Author: Marie

Somalia’s coffee is a symbol of change

Somalia's coffee is a symbol of change

As countries convene at climate summit in Egypt, reports show the world is wildly off track. Here’s what to watch at COP27

Mourners pay their respects at the crash site where a passenger plane crashed in Mogadishu on 2 December 2018 © Mohammed Farrah/Reuters

Nahal Olad Ibrahim is just about to open the door of her house in Mogadishu, Somalia, when she smells a sweet aroma on the air. She knows immediately what it is: a hot coffee made from coffee beans picked from her garden.

“After four days without bread, we have now been given the strength to prepare coffee,” says Olad, whose family recently earned the status of “first country” in the world to produce coffee. “This day is all thanks to the Lord.”

Nahal is referring to the recent arrival to Mogadishu of the International Coffee Agreement on Climate Change (COP 27), which was signed in New York in December. Officially called The United Nations Framework Convention on Climate Change (UNFCCC), the agreement is the result of nearly six years of negotiations. It’s a momentous milestone for Somalia, which was the first country to sign the Kyoto Protocol two years ago. It is also symbolic for Somalia, which sits on the world’s largest coffee bean coffee reserve.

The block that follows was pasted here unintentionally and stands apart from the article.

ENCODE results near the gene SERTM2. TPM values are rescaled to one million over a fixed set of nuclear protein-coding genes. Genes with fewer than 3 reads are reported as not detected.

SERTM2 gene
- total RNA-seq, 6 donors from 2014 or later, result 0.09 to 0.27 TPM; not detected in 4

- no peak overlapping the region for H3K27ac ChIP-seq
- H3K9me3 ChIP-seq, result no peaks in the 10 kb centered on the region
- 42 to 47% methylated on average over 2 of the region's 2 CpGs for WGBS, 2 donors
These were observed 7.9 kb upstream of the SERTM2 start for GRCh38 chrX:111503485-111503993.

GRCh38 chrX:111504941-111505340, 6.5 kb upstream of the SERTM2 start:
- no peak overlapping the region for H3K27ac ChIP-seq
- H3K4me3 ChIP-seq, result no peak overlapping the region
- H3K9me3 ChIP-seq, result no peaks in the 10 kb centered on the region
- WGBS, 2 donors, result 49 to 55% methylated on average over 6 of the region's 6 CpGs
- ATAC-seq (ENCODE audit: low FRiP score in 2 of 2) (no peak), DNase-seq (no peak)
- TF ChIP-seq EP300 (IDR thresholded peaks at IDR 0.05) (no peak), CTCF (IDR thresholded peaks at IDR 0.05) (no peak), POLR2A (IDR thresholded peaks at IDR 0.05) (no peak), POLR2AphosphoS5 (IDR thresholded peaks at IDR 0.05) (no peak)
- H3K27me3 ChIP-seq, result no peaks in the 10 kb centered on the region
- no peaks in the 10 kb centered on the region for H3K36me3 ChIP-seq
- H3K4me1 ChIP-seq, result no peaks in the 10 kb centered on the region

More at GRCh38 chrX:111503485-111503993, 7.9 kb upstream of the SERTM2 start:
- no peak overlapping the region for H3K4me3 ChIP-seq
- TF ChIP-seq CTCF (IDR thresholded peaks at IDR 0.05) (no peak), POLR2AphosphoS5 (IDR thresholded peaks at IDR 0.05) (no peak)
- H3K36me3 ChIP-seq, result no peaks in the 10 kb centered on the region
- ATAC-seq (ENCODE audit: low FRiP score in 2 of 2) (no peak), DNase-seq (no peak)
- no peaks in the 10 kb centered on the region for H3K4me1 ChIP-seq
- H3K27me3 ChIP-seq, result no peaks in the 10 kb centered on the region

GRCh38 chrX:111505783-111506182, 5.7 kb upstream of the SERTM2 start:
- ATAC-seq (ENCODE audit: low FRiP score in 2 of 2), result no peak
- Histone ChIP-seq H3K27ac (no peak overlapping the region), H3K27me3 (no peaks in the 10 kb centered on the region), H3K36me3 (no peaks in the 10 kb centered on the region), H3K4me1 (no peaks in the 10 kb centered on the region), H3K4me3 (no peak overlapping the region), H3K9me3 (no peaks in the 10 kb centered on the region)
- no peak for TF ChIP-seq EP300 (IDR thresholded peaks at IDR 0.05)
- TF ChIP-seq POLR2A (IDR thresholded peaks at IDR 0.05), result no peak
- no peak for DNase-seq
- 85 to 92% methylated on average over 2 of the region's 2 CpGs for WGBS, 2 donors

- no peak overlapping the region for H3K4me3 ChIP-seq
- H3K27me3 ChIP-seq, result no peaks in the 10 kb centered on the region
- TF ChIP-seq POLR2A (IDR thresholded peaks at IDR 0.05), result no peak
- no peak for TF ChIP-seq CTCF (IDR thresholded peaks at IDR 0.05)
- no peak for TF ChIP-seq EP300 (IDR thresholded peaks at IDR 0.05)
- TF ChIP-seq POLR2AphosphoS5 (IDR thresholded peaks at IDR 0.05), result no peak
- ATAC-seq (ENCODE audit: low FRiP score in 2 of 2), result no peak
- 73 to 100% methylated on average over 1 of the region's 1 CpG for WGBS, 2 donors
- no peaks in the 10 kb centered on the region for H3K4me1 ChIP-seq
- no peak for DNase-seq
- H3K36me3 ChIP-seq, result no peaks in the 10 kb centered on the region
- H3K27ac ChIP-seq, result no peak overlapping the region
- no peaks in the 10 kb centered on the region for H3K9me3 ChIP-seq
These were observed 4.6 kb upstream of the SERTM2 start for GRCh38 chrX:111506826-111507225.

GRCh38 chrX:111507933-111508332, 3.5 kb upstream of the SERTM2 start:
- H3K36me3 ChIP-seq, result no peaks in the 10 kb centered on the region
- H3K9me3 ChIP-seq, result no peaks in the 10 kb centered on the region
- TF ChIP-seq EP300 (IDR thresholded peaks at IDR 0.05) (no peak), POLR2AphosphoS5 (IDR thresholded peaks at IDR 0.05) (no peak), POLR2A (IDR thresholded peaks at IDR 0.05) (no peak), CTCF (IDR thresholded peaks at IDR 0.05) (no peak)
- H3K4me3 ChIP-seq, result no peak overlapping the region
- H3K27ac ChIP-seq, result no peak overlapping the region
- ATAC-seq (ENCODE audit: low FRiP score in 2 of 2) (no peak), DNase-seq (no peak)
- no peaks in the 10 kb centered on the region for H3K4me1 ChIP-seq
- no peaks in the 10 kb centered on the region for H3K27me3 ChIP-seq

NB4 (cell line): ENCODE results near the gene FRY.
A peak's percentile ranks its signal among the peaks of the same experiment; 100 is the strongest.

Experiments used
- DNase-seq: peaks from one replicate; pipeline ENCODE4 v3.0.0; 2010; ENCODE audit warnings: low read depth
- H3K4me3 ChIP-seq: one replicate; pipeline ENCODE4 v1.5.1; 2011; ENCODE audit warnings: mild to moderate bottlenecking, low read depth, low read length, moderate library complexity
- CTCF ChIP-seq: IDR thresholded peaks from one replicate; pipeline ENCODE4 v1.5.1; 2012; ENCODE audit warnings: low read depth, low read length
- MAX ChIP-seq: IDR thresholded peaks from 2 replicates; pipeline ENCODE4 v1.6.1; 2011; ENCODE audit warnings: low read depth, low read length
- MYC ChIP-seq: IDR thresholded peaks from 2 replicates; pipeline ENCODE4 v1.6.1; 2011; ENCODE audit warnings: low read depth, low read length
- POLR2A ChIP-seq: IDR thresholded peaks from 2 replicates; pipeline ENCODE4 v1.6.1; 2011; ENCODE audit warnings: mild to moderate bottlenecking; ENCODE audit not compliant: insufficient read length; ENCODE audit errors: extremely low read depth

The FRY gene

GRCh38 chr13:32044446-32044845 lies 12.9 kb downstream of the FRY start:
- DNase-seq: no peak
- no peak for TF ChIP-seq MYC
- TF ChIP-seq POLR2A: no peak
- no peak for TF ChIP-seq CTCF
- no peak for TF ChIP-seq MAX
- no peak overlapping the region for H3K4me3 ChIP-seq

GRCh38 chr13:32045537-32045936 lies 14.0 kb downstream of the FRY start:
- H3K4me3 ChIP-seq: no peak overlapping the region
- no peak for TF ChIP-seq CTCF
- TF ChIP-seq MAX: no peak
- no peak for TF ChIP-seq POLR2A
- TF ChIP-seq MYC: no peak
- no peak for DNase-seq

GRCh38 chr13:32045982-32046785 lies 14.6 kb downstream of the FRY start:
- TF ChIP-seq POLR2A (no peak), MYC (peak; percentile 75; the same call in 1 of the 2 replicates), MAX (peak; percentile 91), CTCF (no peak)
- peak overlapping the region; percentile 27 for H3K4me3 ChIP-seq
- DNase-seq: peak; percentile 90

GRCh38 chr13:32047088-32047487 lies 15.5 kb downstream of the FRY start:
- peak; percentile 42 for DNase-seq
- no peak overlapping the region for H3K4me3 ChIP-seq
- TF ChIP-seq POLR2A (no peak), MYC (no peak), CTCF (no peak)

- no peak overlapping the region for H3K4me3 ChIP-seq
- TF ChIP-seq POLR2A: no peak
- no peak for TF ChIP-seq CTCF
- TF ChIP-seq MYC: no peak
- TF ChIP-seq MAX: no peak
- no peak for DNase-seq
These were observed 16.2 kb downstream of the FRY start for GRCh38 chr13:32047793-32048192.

It’s about time

If the coffee agreement is a symbol of change, the weather is a symbol of more change to come.

As the UN Climate Summit in New York nears its conclusion, with the COP27 set to take place in the city of Ramsar near Cairo, the world is about to take an important step forward. The coffee agreement could help to transform the lives of at least half a billion people who live in areas exposed to rising temperatures that are rising faster than any other on the planet.

If the coffee agreement is a symbol of change, the weather is a symbol of more change to come.

In March, the Intergovernmental Panel on Climate Change (IPCC) made an alarming prediction: global warming is “very likely to have dangerous climate impacts, with serious food and water threats and with significant threats to human health and well-being.” The report was based on the most up-to-date science and was the first to predict that it might take as much as a century for the planet to

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